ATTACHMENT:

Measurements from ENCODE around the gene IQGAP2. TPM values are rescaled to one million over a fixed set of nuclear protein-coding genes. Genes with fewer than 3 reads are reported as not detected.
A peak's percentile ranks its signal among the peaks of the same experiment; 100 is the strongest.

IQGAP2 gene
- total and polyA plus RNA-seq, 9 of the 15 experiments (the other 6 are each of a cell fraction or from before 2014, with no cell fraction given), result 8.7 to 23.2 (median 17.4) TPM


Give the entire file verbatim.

Measurements from ENCODE around the gene IQGAP2. TPM values are rescaled to one million over a fixed set of nuclear protein-coding genes. Genes with fewer than 3 reads are reported as not detected.
A peak's percentile ranks its signal among the peaks of the same experiment; 100 is the strongest.

IQGAP2 gene
- total and polyA plus RNA-seq, 9 of the 15 experiments (the other 6 are each of a cell fraction or from before 2014, with no cell fraction given), result 8.7 to 23.2 (median 17.4) TPM